Self Sowing


The landscape in the Lakes, near Hesket Newmarket

One of the reasons I have made repeated visits to the Lake District in England is because the land feels porous. It is as if the barriers are fluid and the membrane between earthness and creatureness has been rubbed into a soft and pliant translucence. Being in the landscape of Cumbria makes me feel as though I have receptivity to a wider band of frequencies, both external and internal.

Over the next few days I will be sharing some of the ideas that floated through my consciousness during my visit and found a berth. In other words, keepers.

Sow yourself, cast the inert part of yourself in the furrow. You will recover yourself later in your work.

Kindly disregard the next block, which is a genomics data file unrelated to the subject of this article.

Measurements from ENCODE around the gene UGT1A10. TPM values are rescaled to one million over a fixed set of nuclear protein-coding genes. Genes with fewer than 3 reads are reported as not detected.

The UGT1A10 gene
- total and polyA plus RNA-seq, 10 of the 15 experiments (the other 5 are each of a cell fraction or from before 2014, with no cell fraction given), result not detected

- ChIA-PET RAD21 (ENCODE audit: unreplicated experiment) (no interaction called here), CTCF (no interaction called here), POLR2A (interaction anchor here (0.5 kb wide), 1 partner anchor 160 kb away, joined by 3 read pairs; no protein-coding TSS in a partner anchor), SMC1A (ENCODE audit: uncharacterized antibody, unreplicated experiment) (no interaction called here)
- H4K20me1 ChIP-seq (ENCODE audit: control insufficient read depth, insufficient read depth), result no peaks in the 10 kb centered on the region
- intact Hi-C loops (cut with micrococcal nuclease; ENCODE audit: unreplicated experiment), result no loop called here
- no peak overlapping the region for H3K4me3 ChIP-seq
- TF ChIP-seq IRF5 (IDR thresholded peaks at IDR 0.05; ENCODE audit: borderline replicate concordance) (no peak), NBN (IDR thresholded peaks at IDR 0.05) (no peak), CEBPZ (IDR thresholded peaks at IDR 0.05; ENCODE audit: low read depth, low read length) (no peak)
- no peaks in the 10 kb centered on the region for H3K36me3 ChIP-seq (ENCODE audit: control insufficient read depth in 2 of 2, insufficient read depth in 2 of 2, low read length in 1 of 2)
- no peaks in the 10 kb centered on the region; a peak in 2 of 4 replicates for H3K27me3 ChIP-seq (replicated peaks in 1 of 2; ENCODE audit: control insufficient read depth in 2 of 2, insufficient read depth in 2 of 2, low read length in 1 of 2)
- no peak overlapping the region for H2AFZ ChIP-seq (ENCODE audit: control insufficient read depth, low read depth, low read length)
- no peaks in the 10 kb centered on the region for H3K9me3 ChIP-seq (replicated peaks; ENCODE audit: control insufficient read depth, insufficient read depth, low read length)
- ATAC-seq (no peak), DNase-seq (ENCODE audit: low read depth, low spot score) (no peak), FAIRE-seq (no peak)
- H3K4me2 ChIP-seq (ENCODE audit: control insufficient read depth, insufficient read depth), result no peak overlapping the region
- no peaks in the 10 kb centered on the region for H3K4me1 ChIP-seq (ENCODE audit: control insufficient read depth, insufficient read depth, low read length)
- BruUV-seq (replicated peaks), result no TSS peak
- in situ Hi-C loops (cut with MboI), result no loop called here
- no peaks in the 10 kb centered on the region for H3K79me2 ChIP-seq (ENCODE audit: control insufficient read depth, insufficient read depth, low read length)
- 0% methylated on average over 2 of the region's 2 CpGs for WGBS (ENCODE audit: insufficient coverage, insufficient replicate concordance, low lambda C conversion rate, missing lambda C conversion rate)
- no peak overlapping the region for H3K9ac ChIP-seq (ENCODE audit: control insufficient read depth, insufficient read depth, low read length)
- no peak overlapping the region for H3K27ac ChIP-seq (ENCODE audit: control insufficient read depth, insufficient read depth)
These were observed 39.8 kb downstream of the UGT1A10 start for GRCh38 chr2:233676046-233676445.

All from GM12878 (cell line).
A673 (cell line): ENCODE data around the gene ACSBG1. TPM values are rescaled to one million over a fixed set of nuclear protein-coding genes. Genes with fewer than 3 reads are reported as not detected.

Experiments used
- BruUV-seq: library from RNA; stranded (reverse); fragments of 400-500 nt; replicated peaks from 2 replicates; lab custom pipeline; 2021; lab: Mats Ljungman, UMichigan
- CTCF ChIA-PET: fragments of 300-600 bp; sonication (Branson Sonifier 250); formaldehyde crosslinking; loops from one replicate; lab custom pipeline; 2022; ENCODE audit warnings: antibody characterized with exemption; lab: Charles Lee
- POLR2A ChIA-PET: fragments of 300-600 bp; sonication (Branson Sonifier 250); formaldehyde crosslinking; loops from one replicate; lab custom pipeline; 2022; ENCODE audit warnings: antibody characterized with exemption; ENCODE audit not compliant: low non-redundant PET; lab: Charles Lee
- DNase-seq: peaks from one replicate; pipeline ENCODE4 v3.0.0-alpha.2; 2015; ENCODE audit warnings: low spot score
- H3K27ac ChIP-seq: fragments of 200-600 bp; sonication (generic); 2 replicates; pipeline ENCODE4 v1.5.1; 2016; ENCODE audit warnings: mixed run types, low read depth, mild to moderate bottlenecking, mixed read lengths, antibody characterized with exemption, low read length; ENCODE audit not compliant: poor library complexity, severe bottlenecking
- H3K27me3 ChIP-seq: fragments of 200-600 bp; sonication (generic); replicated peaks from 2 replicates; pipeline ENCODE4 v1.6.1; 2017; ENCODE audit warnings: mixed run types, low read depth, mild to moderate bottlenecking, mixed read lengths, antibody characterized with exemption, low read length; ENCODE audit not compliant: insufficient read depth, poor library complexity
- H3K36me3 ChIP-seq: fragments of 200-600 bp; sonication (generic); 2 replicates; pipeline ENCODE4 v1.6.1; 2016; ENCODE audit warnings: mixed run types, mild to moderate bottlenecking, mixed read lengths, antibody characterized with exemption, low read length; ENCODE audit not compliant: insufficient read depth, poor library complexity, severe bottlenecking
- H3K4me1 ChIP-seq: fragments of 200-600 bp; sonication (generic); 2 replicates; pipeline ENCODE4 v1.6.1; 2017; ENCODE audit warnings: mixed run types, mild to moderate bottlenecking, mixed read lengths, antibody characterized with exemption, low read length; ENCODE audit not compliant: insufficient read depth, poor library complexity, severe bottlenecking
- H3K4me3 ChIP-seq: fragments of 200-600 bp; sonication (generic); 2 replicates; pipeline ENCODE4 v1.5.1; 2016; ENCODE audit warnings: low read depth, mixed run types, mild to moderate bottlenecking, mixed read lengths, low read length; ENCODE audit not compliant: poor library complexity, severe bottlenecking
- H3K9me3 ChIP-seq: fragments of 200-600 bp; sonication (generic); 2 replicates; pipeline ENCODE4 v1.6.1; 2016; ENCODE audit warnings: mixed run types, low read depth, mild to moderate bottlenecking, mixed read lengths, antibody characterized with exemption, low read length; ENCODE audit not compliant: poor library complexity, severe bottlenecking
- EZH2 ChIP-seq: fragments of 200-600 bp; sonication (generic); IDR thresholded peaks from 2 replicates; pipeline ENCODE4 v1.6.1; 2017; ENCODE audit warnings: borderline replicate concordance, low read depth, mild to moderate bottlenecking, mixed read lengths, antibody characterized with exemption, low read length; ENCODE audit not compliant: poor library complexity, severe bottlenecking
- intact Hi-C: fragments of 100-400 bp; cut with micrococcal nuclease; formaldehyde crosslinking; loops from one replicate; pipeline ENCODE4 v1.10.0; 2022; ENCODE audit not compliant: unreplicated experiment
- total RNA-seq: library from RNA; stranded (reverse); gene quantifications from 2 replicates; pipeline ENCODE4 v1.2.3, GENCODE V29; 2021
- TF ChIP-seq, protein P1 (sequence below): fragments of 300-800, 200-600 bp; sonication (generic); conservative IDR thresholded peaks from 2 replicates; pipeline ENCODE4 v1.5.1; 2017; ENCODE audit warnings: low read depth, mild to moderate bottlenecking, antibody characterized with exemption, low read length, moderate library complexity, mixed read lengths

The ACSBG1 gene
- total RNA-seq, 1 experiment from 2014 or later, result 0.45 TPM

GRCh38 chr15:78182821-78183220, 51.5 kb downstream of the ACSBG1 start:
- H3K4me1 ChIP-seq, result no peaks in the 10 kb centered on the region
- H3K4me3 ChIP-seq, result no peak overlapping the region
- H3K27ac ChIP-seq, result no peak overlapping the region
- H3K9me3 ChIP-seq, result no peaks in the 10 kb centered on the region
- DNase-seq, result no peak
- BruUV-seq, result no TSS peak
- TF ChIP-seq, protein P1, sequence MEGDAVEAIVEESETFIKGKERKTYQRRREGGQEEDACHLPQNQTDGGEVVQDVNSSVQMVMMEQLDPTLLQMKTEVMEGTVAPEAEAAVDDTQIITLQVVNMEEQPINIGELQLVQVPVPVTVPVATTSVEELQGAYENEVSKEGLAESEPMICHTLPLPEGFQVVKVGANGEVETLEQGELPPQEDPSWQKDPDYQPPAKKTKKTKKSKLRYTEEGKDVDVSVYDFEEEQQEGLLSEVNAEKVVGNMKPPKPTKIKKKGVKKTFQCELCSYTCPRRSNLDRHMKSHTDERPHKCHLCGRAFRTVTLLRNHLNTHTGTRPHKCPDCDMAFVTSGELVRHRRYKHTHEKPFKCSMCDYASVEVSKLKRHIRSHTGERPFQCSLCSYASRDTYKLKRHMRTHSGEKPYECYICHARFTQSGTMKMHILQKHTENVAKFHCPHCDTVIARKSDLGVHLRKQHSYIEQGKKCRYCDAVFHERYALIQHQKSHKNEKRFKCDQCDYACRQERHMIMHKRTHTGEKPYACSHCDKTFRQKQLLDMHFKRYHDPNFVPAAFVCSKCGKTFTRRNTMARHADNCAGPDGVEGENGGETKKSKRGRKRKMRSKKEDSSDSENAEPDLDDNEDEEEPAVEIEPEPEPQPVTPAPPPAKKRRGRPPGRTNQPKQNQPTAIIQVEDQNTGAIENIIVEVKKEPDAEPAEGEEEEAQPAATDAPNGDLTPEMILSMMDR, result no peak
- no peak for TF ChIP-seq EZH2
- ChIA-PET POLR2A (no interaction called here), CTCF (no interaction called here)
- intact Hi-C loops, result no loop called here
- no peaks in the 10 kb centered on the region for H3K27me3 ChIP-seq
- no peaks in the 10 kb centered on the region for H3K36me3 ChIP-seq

–Miguel de Unamuno

What a set of concepts from the Basque sage. Sowing one’s self. Coming to know the “inert” part of ourselves. Furrows as open places in the landscape’s surface. Connecting with a mysterious unknown-ness that appears later, transmogrified. This is worth sitting with for a while, in silence.

3 Comment

  1. Maureen says:

    That expanse of sky. . . so stunning.

    And to follow it with that wonderful Unamuno quote: sublime.

  2. Unamuno’s quote speaks volumes to me, lessons that I want to learn in the losing of myself and the finding it again.

  3. It is still resonating in me. I’ve been thinking all week about what is inert in us, what needs to be furrowed in the ground. Rich, loamy thoughts indeed.

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